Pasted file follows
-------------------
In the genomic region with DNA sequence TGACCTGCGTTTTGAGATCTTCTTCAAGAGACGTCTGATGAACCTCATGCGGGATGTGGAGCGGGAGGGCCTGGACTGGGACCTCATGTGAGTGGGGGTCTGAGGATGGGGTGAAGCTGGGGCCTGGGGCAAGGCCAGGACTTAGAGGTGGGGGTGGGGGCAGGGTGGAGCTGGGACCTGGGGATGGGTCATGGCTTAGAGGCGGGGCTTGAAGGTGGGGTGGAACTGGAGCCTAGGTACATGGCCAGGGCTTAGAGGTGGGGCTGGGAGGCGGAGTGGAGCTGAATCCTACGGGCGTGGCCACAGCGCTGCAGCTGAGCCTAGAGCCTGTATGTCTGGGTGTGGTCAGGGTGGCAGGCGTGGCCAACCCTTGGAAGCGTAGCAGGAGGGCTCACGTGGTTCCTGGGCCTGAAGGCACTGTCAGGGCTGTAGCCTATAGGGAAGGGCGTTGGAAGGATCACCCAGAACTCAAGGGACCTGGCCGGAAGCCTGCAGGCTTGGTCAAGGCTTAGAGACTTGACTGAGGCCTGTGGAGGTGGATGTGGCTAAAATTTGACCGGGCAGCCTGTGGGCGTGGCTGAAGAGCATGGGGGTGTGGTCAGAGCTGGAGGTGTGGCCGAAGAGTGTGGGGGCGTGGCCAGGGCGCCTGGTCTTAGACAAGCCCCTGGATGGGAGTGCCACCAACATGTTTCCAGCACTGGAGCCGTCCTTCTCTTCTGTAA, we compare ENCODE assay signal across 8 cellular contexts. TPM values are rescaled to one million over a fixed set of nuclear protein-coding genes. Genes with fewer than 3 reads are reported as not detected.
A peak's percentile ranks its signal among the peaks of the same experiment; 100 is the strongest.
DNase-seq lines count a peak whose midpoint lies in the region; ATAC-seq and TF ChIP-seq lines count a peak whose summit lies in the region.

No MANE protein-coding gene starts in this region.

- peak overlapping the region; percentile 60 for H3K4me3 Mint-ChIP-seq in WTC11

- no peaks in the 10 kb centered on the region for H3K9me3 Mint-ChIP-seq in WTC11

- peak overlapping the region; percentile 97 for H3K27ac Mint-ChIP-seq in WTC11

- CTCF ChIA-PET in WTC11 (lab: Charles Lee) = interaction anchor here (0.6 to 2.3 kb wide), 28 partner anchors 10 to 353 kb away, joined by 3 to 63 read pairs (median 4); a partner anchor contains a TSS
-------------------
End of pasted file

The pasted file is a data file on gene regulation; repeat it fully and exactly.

In the genomic region with DNA sequence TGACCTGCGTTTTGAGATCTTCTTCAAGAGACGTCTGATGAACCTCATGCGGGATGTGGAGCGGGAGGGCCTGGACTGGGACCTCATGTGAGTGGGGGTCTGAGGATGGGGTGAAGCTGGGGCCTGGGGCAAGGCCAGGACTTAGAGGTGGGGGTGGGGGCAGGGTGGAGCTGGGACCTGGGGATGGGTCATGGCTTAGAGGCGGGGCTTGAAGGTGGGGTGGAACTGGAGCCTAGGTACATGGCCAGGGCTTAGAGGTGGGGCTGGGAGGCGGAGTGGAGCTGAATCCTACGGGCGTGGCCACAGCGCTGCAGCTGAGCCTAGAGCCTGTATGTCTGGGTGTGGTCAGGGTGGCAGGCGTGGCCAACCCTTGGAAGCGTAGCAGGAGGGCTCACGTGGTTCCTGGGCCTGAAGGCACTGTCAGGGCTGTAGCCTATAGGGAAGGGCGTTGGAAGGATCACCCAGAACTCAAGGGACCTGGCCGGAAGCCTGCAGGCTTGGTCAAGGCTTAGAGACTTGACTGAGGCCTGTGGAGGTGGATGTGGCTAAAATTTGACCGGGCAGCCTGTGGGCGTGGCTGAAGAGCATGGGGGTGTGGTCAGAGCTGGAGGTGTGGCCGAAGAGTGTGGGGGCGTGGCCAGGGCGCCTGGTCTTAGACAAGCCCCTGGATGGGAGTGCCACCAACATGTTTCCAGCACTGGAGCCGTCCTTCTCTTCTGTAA, we compare ENCODE assay signal across 8 cellular contexts. TPM values are rescaled to one million over a fixed set of nuclear protein-coding genes. Genes with fewer than 3 reads are reported as not detected.
A peak's percentile ranks its signal among the peaks of the same experiment; 100 is the strongest.
DNase-seq lines count a peak whose midpoint lies in the region; ATAC-seq and TF ChIP-seq lines count a peak whose summit lies in the region.

No MANE protein-coding gene starts in this region.

- peak overlapping the region; percentile 60 for H3K4me3 Mint-ChIP-seq in WTC11

- no peaks in the 10 kb centered on the region for H3K9me3 Mint-ChIP-seq in WTC11

- peak overlapping the region; percentile 97 for H3K27ac Mint-ChIP-seq in WTC11

- CTCF ChIA-PET in WTC11 (lab: Charles Lee) = interaction anchor here (0.6 to 2.3 kb wide), 28 partner anchors 10 to 353 kb away, joined by 3 to 63 read pairs (median 4); a partner anchor contains a TSS